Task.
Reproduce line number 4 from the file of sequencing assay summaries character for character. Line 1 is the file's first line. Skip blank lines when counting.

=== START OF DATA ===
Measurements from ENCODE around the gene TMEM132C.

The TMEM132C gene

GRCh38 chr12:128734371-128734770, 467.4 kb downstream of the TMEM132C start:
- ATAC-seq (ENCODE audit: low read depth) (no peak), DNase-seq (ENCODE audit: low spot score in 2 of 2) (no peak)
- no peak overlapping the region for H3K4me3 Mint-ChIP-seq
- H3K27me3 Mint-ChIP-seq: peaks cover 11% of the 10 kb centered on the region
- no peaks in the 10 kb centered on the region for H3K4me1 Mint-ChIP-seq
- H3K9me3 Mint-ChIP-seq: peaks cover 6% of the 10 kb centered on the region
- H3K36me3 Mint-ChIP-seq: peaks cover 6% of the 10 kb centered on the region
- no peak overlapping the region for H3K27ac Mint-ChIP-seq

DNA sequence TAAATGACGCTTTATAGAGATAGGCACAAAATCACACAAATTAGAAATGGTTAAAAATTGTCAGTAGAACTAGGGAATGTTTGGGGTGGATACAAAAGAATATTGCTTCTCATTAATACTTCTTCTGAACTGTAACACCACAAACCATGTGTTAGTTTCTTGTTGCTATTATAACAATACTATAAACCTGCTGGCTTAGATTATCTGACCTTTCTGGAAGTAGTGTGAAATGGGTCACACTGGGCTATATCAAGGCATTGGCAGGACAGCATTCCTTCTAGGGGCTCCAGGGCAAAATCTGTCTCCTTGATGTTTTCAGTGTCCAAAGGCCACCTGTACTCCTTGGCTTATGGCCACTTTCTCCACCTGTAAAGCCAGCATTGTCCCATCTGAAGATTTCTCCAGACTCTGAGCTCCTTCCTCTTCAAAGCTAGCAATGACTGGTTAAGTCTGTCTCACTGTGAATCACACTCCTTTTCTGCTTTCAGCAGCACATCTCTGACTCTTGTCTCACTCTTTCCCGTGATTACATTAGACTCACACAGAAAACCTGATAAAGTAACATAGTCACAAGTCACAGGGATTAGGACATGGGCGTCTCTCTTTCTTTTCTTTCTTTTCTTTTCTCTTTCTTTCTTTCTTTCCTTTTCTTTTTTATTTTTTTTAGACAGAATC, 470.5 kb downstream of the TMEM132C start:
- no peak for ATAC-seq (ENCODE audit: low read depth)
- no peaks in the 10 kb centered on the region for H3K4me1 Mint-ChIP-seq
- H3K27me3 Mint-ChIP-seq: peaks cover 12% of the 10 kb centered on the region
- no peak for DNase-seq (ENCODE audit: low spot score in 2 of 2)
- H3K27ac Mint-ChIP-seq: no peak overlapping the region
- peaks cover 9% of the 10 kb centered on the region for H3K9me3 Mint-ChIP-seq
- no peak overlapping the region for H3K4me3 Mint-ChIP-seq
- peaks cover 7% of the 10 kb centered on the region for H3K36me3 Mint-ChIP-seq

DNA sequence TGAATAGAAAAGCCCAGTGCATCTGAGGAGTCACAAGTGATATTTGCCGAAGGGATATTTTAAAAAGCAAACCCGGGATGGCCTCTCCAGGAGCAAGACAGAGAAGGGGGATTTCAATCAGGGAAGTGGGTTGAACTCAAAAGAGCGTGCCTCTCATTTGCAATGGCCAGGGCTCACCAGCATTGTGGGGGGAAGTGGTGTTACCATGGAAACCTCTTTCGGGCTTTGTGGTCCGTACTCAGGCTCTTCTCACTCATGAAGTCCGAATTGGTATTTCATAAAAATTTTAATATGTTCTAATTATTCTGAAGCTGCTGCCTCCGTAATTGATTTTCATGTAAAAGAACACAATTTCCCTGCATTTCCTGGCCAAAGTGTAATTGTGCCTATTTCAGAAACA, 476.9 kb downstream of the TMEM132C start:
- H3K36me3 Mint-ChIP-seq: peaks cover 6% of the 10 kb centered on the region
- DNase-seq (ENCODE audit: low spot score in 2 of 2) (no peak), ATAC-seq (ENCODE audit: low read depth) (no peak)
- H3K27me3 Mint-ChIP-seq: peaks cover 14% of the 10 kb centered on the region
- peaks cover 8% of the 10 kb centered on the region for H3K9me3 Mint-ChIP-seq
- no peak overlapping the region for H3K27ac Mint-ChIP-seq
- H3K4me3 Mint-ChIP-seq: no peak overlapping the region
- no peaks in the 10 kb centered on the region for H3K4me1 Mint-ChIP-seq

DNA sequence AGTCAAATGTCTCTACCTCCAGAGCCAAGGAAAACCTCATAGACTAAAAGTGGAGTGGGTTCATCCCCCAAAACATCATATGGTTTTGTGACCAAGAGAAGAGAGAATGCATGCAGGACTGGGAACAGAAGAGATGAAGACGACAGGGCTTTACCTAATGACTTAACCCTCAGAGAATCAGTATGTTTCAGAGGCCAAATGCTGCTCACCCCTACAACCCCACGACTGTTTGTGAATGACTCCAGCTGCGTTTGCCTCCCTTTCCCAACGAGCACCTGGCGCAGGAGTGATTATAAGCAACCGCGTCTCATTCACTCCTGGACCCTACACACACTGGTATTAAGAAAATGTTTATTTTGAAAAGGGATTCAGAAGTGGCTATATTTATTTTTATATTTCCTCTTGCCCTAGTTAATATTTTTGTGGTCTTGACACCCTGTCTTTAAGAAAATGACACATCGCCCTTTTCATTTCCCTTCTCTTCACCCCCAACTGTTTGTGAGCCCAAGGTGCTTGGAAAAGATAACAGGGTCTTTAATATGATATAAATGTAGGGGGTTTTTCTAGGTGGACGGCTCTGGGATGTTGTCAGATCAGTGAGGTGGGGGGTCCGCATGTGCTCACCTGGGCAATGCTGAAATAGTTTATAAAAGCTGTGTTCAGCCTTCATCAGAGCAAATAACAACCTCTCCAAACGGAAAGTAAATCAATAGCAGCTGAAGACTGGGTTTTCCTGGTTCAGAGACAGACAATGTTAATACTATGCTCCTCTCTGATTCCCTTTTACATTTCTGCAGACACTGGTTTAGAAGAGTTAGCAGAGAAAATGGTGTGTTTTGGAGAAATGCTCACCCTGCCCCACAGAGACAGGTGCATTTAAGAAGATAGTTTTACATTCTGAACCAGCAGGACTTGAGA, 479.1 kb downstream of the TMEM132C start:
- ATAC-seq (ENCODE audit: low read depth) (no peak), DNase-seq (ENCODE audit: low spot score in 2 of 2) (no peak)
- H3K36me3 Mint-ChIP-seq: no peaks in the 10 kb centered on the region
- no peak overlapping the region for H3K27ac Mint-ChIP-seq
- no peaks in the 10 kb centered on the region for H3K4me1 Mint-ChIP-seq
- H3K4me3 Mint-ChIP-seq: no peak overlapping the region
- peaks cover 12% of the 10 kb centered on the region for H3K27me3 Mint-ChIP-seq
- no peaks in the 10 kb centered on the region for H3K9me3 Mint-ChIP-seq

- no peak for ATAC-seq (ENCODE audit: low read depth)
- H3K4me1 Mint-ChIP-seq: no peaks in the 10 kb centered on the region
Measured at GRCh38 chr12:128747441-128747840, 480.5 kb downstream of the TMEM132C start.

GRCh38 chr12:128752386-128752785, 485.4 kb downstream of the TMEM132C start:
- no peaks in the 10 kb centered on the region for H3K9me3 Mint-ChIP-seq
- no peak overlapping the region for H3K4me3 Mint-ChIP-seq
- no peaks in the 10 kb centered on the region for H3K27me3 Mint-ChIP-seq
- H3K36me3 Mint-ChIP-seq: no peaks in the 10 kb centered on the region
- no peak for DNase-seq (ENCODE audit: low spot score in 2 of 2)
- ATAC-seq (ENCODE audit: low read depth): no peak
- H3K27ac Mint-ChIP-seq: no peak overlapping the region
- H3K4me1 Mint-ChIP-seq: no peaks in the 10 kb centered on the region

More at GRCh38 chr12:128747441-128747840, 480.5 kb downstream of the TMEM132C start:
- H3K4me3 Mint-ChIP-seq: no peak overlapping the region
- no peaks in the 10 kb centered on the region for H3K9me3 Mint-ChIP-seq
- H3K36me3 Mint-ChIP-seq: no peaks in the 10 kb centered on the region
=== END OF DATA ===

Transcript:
- ATAC-seq (ENCODE audit: low read depth) (no peak), DNase-seq (ENCODE audit: low spot score in 2 of 2) (no peak)